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Effectiveness of Nitric Oxide for bacterial and fungal activity in contact lens systems


Jimmy K. Lee, MD


Jimmy K. Lee, MD1, Girish Vallerinteavide Mavelli, PhD2, Jyothishree Tholalu Jayadeva, BTech2, Shivaleela Keerthy, MS2, Mel Erlich, PhD2 and Mahantesh S. Navati, PhD2

1. Department of Ophthalmology and Visual Sciences, Montefiore Medical Center, Albert Einstein College of Medicine, Bronx, New York – 10461

2. NMB Therapeutics, Inc., Ullmann 1223, 1300 Morris Park Avenue, Bronx, New York – 10461



The widespread use of therapeutic and cosmetic contact lenses has increased the incidence of infectious keratitis. Despite attempts to improve cleaning regimens, microbes can establish resistant biofilms on the contact lenses and storage cases. Nitric oxide (NO), a small lipophilic molecule has been well studied as an antimicrobial agent with no known reports of antimicrobial resistance. In this study, we took advantage of this phenomenon to create a biodegradable nitric-oxide releasing powder: NOP20TM capable of sterilizing both planktonic and biofilm-associated microbes. This NO-releasing powder has the potential to be a novel contact-lens sterilization agent.


NOP20TM is a novel nitric-oxide releasing powder(NMB Therapeutics, Bronx, New York). NO release rates were measured using a NO analyzer (Sievers 280i, Boulder, CO). Antimicrobial effects of NOP20TM on contact lenses infected with microbial strains Pseudomonas aeruginosa (ATCC® 9027TM) and Candida albicans (ATCC® MYA-2876TM) from American type culture collection (ATCC, Manassas, VA) was studied through colony forming unit (CFU) count assay.


The rate of NO release from NOP20TM was determined to be 35 nmoles/mg/min [Fig. 1]. It was characterized by an initial burst of NO up to 22000 ppb for 10 min followed by a slow and steady release. We also studied the antimicrobial efficacy of NOP20TM in sterilizing contact lens from microbial growth. We selected the time intervals of 8 and 12h as most contact lenses are stored in disinfectant solutions for these time points. NOP20TM completely inhibited the growth of both the microbial strains, P. aeruginosa and C. albicans at 8h and 12h treatment (p≤0.0001) [Fig. 2].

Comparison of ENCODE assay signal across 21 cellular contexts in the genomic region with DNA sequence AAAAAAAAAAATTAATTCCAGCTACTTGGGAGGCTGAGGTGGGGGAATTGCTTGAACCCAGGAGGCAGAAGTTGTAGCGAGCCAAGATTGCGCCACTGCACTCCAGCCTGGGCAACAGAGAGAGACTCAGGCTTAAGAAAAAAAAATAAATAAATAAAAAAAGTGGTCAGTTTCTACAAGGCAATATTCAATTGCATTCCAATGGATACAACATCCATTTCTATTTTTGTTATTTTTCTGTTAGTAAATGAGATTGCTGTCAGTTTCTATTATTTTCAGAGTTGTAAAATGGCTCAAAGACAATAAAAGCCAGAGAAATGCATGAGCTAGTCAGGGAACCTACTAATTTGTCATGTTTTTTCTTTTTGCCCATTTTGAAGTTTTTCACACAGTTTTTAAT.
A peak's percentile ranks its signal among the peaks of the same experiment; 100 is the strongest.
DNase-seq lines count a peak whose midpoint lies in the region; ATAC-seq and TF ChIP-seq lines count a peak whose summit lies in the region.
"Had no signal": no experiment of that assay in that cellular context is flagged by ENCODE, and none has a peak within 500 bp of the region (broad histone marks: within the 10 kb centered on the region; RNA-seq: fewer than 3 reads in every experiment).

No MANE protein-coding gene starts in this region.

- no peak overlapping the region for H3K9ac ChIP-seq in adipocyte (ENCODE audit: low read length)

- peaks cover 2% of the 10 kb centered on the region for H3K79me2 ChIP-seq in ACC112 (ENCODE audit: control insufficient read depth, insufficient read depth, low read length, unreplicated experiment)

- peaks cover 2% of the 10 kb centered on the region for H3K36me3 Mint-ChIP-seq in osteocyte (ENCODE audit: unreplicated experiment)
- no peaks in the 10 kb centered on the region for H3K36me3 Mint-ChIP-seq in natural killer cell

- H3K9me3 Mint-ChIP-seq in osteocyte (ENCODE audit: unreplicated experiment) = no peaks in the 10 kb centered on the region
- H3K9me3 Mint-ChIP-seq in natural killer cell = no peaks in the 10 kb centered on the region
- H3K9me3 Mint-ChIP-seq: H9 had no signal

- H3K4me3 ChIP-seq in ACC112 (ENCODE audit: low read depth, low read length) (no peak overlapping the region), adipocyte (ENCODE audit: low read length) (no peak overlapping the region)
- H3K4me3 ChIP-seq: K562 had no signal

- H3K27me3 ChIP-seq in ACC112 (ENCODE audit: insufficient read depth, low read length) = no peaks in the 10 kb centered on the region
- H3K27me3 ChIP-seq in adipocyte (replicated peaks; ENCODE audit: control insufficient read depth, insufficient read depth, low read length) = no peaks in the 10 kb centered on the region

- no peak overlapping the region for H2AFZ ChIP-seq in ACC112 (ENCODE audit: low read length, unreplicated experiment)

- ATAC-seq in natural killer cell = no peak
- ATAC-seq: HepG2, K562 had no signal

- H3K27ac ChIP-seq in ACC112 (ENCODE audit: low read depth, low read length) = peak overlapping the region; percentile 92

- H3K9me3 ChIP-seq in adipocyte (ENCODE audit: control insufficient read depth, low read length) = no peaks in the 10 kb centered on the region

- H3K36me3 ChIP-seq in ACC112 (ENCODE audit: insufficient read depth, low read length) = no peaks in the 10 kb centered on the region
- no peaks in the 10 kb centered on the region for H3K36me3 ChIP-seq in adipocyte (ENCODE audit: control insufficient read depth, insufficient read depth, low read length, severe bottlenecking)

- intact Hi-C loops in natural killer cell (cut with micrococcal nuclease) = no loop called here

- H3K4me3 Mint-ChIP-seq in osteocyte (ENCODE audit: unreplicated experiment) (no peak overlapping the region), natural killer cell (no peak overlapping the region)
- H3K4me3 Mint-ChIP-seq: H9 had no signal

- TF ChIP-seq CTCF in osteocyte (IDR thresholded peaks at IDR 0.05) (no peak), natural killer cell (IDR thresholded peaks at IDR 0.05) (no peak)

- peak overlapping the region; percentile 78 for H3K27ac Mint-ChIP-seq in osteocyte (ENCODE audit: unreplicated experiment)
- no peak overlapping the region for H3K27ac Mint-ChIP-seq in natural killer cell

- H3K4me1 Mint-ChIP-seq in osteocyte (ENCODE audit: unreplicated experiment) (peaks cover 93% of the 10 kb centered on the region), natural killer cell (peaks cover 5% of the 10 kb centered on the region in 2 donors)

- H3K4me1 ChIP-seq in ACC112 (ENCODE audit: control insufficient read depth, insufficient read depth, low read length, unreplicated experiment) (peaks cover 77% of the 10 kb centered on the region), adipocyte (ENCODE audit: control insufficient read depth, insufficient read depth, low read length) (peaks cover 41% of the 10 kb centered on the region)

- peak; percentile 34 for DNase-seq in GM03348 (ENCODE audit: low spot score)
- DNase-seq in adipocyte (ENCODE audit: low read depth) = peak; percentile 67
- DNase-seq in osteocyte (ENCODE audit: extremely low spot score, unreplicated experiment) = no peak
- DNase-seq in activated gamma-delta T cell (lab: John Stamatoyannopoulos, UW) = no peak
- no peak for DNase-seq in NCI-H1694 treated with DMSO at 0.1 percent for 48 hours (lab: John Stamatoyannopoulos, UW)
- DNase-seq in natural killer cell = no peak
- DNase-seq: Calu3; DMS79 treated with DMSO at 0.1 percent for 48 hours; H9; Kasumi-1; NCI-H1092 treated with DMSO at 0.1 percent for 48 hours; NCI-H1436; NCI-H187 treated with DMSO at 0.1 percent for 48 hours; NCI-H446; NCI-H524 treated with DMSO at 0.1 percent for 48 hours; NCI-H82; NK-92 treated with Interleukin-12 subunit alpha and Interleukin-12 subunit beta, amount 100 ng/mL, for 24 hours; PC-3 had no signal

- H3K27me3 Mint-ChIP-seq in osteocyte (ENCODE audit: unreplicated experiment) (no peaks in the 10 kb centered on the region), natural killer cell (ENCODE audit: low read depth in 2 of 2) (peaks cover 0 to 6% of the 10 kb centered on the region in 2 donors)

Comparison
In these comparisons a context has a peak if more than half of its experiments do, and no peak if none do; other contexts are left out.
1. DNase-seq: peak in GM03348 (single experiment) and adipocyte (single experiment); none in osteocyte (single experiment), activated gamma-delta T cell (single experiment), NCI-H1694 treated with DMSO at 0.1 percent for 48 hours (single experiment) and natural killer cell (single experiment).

Contact lenses remain the main culprit for corneal ulcers in the developed world. Although commercially available multipurpose solutions are effective in sterilizing most bacteria, P. aeruginosoa and C. albicans are difficult pathogens to culture and treat. In this study, we introduce a novel nitric-oxide releasing nanopowder, NOP20TM that dramatically reduced P. aeruginosoa and C. albicans growth on soft contact lenses.  In the future, its efficacy on another difficult pathogen, Acanthamoeba, will be investigated. This study suggests that nitric-oxide releasing nanopowders may be an important adjunct for reducing contact-lens related keratitis in the future.

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